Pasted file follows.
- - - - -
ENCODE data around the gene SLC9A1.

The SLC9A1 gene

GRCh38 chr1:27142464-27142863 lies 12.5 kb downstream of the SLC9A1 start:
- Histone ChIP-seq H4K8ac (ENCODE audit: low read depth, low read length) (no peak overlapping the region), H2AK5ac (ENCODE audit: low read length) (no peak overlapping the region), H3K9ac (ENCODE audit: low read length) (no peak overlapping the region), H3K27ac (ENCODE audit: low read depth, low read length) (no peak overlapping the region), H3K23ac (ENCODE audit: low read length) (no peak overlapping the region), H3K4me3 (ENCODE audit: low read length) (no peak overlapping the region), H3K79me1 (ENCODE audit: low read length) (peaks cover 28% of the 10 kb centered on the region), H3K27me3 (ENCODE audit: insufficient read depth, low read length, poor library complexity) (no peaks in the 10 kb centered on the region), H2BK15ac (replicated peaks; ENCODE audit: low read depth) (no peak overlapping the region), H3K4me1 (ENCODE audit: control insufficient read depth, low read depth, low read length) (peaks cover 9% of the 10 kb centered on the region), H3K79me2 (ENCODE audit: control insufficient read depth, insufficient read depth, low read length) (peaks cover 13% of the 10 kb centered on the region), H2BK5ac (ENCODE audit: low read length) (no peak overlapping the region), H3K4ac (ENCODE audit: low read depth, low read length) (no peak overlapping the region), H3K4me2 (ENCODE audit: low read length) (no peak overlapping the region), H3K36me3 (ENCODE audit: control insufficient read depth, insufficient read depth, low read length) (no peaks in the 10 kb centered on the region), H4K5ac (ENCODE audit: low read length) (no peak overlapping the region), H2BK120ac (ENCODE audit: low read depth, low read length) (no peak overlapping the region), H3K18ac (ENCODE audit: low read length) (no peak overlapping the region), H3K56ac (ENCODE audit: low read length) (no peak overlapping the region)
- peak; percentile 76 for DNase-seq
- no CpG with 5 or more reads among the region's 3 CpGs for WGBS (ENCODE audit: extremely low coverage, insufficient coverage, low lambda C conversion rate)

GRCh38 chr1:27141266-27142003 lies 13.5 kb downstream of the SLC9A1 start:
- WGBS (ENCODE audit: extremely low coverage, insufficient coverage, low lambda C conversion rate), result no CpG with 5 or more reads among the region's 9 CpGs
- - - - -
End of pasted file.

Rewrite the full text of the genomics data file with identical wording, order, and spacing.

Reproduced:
ENCODE data around the gene SLC9A1.

The SLC9A1 gene

GRCh38 chr1:27142464-27142863 lies 12.5 kb downstream of the SLC9A1 start:
- Histone ChIP-seq H4K8ac (ENCODE audit: low read depth, low read length) (no peak overlapping the region), H2AK5ac (ENCODE audit: low read length) (no peak overlapping the region), H3K9ac (ENCODE audit: low read length) (no peak overlapping the region), H3K27ac (ENCODE audit: low read depth, low read length) (no peak overlapping the region), H3K23ac (ENCODE audit: low read length) (no peak overlapping the region), H3K4me3 (ENCODE audit: low read length) (no peak overlapping the region), H3K79me1 (ENCODE audit: low read length) (peaks cover 28% of the 10 kb centered on the region), H3K27me3 (ENCODE audit: insufficient read depth, low read length, poor library complexity) (no peaks in the 10 kb centered on the region), H2BK15ac (replicated peaks; ENCODE audit: low read depth) (no peak overlapping the region), H3K4me1 (ENCODE audit: control insufficient read depth, low read depth, low read length) (peaks cover 9% of the 10 kb centered on the region), H3K79me2 (ENCODE audit: control insufficient read depth, insufficient read depth, low read length) (peaks cover 13% of the 10 kb centered on the region), H2BK5ac (ENCODE audit: low read length) (no peak overlapping the region), H3K4ac (ENCODE audit: low read depth, low read length) (no peak overlapping the region), H3K4me2 (ENCODE audit: low read length) (no peak overlapping the region), H3K36me3 (ENCODE audit: control insufficient read depth, insufficient read depth, low read length) (no peaks in the 10 kb centered on the region), H4K5ac (ENCODE audit: low read length) (no peak overlapping the region), H2BK120ac (ENCODE audit: low read depth, low read length) (no peak overlapping the region), H3K18ac (ENCODE audit: low read length) (no peak overlapping the region), H3K56ac (ENCODE audit: low read length) (no peak overlapping the region)
- peak; percentile 76 for DNase-seq
- no CpG with 5 or more reads among the region's 3 CpGs for WGBS (ENCODE audit: extremely low coverage, insufficient coverage, low lambda C conversion rate)

GRCh38 chr1:27141266-27142003 lies 13.5 kb downstream of the SLC9A1 start:
- WGBS (ENCODE audit: extremely low coverage, insufficient coverage, low lambda C conversion rate), result no CpG with 5 or more reads among the region's 9 CpGs